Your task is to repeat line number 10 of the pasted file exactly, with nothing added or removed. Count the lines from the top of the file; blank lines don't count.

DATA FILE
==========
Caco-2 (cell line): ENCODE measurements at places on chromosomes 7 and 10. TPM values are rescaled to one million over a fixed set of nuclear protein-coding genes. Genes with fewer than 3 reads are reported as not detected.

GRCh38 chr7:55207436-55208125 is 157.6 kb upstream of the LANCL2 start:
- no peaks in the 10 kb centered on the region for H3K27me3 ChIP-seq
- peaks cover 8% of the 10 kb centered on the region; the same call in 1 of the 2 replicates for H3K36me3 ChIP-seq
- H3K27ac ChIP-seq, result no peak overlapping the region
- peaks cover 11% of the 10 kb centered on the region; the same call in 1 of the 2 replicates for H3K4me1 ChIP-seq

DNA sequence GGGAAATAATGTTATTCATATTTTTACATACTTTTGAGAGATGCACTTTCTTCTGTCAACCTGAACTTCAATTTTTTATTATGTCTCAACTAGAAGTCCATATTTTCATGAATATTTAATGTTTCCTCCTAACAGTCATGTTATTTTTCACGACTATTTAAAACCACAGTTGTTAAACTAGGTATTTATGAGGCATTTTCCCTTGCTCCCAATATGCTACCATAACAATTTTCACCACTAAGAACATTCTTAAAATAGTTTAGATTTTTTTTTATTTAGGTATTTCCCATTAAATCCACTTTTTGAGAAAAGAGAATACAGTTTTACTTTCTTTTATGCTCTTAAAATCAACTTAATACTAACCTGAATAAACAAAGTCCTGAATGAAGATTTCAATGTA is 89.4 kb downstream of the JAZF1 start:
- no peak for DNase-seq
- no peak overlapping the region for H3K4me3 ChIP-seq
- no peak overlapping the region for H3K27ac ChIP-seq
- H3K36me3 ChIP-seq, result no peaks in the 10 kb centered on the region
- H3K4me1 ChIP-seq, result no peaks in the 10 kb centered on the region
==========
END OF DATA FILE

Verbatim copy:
- no peak overlapping the region for H3K27ac ChIP-seq